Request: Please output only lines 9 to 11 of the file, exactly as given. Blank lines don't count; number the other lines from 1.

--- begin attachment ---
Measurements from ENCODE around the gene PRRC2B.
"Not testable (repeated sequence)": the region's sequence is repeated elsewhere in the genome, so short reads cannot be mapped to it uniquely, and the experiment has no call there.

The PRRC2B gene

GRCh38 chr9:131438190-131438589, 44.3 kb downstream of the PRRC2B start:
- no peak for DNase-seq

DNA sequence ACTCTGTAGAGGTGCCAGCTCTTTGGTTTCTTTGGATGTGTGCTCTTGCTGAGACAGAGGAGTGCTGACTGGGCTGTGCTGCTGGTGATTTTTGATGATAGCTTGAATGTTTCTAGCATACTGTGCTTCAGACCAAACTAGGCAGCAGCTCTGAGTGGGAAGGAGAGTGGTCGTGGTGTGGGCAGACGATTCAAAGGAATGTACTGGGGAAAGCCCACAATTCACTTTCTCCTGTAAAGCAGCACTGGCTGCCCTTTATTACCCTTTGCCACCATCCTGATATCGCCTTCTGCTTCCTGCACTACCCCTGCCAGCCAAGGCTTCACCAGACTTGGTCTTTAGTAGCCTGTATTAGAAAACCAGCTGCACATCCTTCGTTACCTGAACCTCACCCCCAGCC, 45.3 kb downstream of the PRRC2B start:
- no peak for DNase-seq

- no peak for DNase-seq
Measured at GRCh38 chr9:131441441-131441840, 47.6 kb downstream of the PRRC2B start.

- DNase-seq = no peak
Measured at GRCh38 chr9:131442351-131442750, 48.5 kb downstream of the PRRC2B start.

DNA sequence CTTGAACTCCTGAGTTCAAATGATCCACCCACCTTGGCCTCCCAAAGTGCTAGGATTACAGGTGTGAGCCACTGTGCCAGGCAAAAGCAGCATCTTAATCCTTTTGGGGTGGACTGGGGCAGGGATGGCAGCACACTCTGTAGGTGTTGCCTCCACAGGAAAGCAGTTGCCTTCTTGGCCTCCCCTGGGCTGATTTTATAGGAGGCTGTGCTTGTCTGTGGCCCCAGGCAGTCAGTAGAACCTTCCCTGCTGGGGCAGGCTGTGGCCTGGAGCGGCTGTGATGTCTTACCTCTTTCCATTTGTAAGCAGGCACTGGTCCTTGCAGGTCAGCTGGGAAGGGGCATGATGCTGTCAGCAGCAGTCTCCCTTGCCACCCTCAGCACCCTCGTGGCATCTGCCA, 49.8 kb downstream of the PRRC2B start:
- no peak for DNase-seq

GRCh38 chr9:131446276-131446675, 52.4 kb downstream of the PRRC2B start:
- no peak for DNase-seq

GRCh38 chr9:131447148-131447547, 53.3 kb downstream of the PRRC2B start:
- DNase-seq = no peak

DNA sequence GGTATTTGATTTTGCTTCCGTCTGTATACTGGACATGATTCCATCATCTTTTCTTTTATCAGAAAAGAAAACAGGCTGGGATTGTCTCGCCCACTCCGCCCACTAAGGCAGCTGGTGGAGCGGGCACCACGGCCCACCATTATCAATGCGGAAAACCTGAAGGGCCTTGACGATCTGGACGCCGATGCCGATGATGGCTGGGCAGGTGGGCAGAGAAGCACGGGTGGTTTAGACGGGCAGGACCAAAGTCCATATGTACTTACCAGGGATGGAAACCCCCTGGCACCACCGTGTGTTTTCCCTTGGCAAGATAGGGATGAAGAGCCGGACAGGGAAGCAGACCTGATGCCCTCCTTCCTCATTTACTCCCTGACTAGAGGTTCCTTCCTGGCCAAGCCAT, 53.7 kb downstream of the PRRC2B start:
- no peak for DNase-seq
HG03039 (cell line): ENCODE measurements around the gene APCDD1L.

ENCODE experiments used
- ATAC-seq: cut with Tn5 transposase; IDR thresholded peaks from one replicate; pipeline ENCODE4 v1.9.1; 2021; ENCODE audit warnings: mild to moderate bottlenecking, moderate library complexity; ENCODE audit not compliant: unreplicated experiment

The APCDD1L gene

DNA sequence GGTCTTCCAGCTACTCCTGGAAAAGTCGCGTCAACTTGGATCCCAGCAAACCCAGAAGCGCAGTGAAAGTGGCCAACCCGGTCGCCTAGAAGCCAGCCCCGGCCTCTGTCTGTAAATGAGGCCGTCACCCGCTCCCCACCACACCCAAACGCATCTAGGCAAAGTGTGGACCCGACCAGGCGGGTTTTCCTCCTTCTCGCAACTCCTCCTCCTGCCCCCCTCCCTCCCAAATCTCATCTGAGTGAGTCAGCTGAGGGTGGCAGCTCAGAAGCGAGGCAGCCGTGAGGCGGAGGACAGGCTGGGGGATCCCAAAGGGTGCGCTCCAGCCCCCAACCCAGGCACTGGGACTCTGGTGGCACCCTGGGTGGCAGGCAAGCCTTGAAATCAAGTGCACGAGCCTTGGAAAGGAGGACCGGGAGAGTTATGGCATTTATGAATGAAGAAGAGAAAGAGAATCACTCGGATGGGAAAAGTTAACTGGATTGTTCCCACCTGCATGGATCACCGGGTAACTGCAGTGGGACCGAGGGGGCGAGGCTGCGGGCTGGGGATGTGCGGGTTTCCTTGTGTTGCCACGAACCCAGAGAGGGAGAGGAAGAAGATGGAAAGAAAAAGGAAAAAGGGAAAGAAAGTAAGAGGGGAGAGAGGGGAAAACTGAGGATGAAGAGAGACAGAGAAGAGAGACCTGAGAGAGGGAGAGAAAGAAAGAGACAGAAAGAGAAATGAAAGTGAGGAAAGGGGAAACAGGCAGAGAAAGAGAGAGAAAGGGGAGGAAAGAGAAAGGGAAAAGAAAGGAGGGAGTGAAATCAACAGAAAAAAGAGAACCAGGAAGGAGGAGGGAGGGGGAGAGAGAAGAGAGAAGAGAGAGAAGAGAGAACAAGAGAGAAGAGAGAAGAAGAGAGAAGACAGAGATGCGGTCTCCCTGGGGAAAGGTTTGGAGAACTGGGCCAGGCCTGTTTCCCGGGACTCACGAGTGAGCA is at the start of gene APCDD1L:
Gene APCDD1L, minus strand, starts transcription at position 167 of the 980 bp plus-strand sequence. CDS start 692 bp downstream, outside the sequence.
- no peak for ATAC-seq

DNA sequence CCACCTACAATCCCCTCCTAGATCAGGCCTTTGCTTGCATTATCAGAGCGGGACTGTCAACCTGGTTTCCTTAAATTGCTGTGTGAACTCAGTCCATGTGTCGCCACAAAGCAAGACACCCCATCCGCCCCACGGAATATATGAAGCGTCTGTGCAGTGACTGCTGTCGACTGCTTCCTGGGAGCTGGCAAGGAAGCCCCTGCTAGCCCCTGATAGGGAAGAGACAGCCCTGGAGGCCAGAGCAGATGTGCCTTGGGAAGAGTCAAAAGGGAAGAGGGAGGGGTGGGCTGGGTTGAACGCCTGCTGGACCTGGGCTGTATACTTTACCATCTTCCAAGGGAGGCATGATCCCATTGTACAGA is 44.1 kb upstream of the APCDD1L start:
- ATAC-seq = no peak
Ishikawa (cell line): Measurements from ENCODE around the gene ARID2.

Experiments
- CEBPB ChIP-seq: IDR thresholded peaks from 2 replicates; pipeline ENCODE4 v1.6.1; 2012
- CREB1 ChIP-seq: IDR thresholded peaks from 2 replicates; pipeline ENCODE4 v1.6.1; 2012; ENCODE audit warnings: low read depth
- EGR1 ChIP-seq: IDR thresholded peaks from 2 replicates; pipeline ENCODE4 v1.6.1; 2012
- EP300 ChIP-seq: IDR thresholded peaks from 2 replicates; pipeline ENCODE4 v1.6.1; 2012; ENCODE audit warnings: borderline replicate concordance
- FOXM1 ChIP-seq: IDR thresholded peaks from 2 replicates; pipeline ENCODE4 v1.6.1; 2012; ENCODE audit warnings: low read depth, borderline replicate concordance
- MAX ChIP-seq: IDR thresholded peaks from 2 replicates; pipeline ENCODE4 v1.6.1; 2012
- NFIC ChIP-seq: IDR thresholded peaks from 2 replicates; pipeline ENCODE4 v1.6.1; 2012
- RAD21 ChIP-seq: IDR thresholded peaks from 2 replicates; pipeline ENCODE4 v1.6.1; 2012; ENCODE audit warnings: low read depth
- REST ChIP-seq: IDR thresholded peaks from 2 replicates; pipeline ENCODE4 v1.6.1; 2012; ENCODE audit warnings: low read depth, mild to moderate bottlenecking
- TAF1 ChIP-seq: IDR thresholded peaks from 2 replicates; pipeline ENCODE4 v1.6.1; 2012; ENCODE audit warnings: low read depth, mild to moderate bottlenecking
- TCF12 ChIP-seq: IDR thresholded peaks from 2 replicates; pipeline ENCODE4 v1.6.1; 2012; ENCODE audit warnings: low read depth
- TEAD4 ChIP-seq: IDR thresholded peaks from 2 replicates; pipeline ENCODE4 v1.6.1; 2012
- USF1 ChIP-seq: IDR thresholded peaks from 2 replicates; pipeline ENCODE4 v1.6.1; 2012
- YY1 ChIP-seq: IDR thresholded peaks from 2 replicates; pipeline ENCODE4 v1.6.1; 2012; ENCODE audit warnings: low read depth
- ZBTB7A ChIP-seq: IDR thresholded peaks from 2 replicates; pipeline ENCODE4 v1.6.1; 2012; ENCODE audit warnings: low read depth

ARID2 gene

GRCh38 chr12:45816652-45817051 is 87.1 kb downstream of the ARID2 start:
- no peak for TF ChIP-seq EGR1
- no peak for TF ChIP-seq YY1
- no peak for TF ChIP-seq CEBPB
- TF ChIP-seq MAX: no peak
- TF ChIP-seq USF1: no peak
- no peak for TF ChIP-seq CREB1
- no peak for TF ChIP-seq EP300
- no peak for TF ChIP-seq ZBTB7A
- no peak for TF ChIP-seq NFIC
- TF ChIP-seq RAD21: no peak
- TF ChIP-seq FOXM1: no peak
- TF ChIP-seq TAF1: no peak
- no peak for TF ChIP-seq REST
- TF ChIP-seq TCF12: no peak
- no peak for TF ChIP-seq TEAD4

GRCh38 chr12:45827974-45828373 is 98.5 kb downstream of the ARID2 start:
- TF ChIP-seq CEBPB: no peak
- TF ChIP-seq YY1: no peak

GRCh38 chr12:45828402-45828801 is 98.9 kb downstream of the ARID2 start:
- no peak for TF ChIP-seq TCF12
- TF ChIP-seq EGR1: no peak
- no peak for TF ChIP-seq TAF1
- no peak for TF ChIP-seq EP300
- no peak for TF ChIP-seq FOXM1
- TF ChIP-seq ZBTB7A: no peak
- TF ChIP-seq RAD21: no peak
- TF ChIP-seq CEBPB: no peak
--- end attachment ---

Measured at GRCh38 chr9:131441441-131441840, 47.6 kb downstream of the PRRC2B start.

- DNase-seq = no peak
Measured at GRCh38 chr9:131442351-131442750, 48.5 kb downstream of the PRRC2B start.